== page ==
James Fisher ’07, 123rd President of the Union

Beyond Books

“That probably wasn’t the happiest learning experience for the student, but it was valuable nonetheless,” says Hartt. “She learned firsthand how it feels to be responsible not only for yourself, but also for the safety of others, and got to evaluate the situation beyond the scope of what she and her club wanted to do. And she made the right choice.”

Follow the Leaders

The Institute’s commitment to an engaging student experience is evident in both the quantity and the variety of active student clubs on campus. The myriad opportunities students have to discover, create, and participate in new things all contribute to the positive student life experience.

“The Student Union exemplifies the nexus of the Rensselaer mission statement — ‘educating the leaders of tomorrow for technologically based careers.’ That statement speaks directly to students and their aspirations. It doesn’t talk about what we want Rensselaer to be, but rather what we want our students to become,” says Vice President for Student Life Eddie Ade Knowles. “In this student life activities cauldron, there are countless opportunities for students to have fun and gain valuable leadership experiences that will index their lives for the future.”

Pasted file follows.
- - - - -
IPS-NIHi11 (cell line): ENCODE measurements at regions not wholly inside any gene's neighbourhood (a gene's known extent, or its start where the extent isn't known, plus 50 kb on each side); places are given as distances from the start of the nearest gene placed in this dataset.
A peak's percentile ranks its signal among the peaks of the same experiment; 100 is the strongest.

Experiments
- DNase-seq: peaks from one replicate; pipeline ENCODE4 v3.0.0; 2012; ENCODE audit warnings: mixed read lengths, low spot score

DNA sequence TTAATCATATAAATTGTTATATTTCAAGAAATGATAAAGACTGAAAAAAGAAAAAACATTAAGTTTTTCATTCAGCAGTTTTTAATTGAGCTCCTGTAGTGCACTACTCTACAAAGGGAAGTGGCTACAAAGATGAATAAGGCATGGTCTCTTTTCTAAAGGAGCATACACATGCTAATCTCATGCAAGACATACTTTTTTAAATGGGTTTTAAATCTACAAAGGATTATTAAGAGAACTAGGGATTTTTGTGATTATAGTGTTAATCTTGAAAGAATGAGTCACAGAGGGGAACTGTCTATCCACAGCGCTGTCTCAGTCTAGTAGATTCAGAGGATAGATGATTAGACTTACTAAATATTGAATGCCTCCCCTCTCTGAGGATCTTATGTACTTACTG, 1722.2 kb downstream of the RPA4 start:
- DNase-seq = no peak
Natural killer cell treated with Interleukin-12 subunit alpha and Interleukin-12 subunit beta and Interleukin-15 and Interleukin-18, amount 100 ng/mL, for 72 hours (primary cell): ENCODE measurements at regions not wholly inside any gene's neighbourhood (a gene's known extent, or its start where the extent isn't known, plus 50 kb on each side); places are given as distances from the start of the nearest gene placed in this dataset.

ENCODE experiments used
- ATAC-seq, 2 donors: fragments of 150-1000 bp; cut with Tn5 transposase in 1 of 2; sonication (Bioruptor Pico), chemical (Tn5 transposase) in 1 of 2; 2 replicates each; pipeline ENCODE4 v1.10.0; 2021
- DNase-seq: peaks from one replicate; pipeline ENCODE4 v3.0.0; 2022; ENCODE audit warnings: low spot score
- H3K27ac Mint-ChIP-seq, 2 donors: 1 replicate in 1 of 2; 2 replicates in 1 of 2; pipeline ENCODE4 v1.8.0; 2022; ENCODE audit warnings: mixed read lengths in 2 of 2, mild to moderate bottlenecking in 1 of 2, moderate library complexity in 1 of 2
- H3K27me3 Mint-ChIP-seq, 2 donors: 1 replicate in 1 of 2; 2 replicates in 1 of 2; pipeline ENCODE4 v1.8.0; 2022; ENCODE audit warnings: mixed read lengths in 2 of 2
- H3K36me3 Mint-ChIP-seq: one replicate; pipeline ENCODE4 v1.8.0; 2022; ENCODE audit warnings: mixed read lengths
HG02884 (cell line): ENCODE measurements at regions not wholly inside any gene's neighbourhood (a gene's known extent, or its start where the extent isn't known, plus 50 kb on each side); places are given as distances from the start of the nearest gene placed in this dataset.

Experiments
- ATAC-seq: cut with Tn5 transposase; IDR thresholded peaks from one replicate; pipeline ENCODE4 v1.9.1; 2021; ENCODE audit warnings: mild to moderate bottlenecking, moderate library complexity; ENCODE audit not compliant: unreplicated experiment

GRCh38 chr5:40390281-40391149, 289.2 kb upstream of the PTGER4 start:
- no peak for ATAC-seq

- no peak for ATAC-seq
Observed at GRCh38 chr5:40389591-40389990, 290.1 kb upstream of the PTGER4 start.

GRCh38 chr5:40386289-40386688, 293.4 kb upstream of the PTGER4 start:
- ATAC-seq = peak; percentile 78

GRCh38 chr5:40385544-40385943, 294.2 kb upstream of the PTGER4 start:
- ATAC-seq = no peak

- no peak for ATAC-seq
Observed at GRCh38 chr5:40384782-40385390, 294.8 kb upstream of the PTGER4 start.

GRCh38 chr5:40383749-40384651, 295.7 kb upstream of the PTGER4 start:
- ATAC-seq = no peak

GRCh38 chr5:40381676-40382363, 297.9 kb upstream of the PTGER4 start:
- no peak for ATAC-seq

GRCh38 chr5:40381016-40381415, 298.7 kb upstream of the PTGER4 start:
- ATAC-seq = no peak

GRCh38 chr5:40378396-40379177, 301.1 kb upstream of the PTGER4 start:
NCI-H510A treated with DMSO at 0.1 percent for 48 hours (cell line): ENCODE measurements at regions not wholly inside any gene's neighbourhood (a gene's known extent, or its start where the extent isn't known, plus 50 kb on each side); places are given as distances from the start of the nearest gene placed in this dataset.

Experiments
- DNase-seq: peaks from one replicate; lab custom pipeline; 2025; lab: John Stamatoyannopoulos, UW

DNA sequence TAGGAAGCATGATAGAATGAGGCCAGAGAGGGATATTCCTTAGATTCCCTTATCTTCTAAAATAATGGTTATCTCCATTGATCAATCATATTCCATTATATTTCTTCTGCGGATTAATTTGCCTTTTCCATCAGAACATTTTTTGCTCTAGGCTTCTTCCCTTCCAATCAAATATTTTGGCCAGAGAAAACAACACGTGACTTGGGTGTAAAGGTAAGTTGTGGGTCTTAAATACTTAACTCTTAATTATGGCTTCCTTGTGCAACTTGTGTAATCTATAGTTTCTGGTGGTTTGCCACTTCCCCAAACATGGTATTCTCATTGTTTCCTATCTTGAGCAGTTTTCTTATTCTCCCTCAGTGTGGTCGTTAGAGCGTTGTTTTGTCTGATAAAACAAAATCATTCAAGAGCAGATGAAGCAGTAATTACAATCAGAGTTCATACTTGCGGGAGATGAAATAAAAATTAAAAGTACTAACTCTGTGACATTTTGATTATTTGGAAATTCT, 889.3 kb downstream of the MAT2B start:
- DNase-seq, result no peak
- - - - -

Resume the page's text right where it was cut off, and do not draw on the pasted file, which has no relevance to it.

“Involvement on campus is the foundation that ties students to the rest of their classmates. The Union’s club structure and assortment provide a strong underpinning for social interaction on this campus,” says Fisher.

Participation in groups ranging from the Aeronautical Federation to Auto Shop, Culinary Club to the Korean Students Association, and WRPI radio to Wrestling provides fun outlets for students to complement and augment their academic experience while developing leadership skills, a sense of responsibility and accomplishment, and, perhaps most important, memories and friendships that will last a lifetime.

“Students here are really shown that their education is not just bookwork. They know that if they’re not involved in a student club activity, or athletics, or some form of an organized program, their resume is not complete,” says McLean. “The classroom is where we teach the subject matter that will prepare students for their professional careers, but what they do outside of class also helps them progress on that path toward becoming responsible adults. That’s what college life really is — it’s growing up and having a good time while you’re doing it.”

While tomorrow’s leaders surely can be found in classrooms and laboratories across the campus, they also may be dancing the foxtrot in the Armory, rappelling off a six-foot wall in the gym, or sending audience members into hysterics as part of an improv comedy group called Sheer Idiocy. If all else fails, check the pool.

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Rensselaer (ISSN 0898-1442) is published in Spring, Summer, Fall, and Winter by the Office of Strategic Communications and External Relations, Rensselaer Polytechnic Institute, Troy, NY 12180-3590. Opinions expressed in these pages do not necessarily reflect the views of the editors or the policies of the Institute. ©2007 Rensselaer Polytechnic Institute.